FTC Releases Global Consumer Protection Report, Guidelines
The report, titled "Consumer Protection in the Global Electronic Marketplace: Looking Ahead," said that when online sellers are governed only by their country's laws or the laws they prescribe in their sales contracts, they face compliance burdens.
The report also made recommendations for ensuring effective consumer protection in the global electronic marketplace, including:
• Encouraging the development of alternative dispute resolution. ADR, the report says, has potential as a practical way to provide consumer protection and remedies, and it reduces the risk of international litigation for businesses and consumers.
• Pursuing partial convergence of consumer protection laws. Common core consumer protections should be identified, and partial convergence of laws should be pursued.
• Encouraging continued development of private-sector programs that better inform consumers and prevent disputes. Private-sector initiatives that address consumer concerns, such as certification programs, rating systems, codes of conduct and escrow and insurance programs, are key to the continued growth of e-commerce.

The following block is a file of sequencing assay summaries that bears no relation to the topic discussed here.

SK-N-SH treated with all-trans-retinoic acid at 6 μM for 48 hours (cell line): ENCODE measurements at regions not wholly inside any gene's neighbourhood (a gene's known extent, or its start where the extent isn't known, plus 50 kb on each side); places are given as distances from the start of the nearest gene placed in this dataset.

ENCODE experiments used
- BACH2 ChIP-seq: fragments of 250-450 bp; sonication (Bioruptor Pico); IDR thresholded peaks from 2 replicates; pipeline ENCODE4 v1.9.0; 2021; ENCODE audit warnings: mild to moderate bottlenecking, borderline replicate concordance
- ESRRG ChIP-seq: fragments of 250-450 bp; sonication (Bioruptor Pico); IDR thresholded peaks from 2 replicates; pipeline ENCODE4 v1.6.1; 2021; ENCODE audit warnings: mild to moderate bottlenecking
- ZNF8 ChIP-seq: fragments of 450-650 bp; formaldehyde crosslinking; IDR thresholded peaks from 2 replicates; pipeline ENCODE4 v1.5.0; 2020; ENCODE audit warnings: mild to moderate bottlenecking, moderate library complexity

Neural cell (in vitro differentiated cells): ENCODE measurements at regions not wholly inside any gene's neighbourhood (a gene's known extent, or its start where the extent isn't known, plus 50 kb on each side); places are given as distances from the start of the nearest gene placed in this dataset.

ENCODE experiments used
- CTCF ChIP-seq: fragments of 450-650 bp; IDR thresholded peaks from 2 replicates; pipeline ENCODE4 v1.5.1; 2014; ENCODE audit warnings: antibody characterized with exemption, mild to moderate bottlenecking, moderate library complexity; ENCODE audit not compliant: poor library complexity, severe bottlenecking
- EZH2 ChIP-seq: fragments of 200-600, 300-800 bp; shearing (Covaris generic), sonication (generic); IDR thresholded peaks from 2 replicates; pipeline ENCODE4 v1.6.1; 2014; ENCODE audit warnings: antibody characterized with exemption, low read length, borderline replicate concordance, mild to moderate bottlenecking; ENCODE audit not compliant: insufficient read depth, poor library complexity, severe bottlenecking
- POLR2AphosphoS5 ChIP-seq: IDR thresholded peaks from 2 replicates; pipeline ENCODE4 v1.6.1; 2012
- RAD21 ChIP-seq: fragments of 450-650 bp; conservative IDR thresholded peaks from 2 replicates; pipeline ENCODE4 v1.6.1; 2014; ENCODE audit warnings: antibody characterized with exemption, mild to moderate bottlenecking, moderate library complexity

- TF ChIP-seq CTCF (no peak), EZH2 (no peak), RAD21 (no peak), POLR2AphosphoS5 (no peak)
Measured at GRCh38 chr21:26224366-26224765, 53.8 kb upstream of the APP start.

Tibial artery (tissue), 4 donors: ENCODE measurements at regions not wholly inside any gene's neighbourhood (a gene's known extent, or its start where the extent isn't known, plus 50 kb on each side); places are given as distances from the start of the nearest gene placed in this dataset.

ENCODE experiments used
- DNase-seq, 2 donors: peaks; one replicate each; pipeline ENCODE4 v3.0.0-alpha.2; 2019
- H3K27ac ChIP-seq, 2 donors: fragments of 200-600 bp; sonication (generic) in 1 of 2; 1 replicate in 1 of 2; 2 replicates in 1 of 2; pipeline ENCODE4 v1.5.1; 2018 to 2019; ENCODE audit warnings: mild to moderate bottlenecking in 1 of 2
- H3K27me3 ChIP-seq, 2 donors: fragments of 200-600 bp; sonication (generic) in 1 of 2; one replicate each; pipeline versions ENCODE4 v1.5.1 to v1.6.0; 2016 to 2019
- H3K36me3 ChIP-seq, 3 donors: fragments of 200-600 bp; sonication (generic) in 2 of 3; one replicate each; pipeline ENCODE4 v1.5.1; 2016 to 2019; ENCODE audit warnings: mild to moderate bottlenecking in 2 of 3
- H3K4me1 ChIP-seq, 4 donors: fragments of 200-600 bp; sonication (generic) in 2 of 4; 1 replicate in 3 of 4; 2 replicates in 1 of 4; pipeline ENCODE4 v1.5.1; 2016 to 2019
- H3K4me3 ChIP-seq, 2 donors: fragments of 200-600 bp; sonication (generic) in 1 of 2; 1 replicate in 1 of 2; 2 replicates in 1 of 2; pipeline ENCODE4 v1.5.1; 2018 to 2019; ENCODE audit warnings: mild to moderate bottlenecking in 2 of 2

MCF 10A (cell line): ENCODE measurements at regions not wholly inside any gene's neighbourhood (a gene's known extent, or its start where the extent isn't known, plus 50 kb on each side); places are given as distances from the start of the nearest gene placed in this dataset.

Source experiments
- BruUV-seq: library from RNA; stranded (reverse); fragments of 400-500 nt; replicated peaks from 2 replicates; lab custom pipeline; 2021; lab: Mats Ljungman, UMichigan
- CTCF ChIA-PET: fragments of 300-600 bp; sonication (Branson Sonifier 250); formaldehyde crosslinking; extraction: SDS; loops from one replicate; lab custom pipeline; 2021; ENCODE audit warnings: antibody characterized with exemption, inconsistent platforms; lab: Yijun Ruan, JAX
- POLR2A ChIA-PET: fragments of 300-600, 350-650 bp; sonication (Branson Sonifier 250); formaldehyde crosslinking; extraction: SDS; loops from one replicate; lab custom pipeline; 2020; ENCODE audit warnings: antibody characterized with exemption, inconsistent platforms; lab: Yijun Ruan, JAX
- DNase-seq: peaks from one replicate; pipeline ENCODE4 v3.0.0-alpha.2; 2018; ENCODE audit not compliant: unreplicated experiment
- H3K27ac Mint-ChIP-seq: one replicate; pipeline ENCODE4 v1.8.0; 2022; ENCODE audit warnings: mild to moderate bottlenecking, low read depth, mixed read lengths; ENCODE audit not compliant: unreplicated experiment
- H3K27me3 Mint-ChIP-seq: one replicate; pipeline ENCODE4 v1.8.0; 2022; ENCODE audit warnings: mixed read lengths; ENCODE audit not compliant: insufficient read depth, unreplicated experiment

• Encouraging the development of arrangements for cross-border judgment recognition and enforcement for both private and public actions. Judgments obtained by consumers and consumer protection agencies against foreign companies must be enforceable and effective across borders. These ends can be achieved through international agreements on judgment recognition and enforcement.
• Developing effective ways for consumer protection agencies worldwide to share information and cooperate. Effective international enforcement of consumer protection laws depends on extensive and systematic information sharing and coordinated action across borders.
The report also summarized key findings of a June 1999 FTC workshop, as well as guidelines of the Organization for Economic Cooperation and Development on this issue.
The commission voted 4-0 to approve the report, with Commissioner Orson Swindle abstaining.